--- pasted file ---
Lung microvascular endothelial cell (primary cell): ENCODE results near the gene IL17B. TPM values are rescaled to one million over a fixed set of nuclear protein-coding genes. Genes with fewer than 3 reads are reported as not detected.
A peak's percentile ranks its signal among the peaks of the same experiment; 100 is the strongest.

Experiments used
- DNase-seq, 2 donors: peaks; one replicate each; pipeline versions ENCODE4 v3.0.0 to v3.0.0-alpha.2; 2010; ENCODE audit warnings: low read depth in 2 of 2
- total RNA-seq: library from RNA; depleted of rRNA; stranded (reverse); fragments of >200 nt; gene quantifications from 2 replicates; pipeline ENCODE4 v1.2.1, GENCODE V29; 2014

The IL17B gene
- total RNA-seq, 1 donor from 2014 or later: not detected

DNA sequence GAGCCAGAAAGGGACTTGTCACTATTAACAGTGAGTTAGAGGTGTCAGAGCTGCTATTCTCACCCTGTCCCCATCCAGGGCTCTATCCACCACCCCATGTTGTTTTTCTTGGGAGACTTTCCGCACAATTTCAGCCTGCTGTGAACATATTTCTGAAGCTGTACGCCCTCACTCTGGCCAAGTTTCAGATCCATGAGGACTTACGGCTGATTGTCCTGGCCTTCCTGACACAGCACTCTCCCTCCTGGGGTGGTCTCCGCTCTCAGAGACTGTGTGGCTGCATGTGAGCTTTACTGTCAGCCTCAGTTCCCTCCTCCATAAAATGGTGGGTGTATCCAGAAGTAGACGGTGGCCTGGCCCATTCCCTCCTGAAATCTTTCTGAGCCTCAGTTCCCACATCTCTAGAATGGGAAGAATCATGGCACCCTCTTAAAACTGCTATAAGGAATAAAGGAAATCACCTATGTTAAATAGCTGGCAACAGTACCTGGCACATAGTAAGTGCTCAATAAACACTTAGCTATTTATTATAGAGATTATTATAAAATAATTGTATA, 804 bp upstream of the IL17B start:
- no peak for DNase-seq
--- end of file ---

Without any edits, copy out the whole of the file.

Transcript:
Lung microvascular endothelial cell (primary cell): ENCODE results near the gene IL17B. TPM values are rescaled to one million over a fixed set of nuclear protein-coding genes. Genes with fewer than 3 reads are reported as not detected.
A peak's percentile ranks its signal among the peaks of the same experiment; 100 is the strongest.

Experiments used
- DNase-seq, 2 donors: peaks; one replicate each; pipeline versions ENCODE4 v3.0.0 to v3.0.0-alpha.2; 2010; ENCODE audit warnings: low read depth in 2 of 2
- total RNA-seq: library from RNA; depleted of rRNA; stranded (reverse); fragments of >200 nt; gene quantifications from 2 replicates; pipeline ENCODE4 v1.2.1, GENCODE V29; 2014

The IL17B gene
- total RNA-seq, 1 donor from 2014 or later: not detected

DNA sequence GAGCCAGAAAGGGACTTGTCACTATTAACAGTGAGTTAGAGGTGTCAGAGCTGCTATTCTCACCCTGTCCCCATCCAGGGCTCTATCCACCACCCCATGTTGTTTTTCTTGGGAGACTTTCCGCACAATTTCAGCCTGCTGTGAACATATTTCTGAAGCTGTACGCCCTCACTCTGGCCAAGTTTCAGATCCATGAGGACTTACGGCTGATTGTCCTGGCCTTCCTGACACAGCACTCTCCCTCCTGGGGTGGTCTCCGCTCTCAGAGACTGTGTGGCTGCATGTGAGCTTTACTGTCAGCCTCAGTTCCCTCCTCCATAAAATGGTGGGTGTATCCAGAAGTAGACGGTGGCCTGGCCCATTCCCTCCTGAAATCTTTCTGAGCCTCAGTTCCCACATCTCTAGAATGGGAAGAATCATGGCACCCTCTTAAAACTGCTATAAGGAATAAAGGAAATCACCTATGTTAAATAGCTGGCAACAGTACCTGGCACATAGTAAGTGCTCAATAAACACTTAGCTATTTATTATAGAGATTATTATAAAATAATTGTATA, 804 bp upstream of the IL17B start:
- no peak for DNase-seq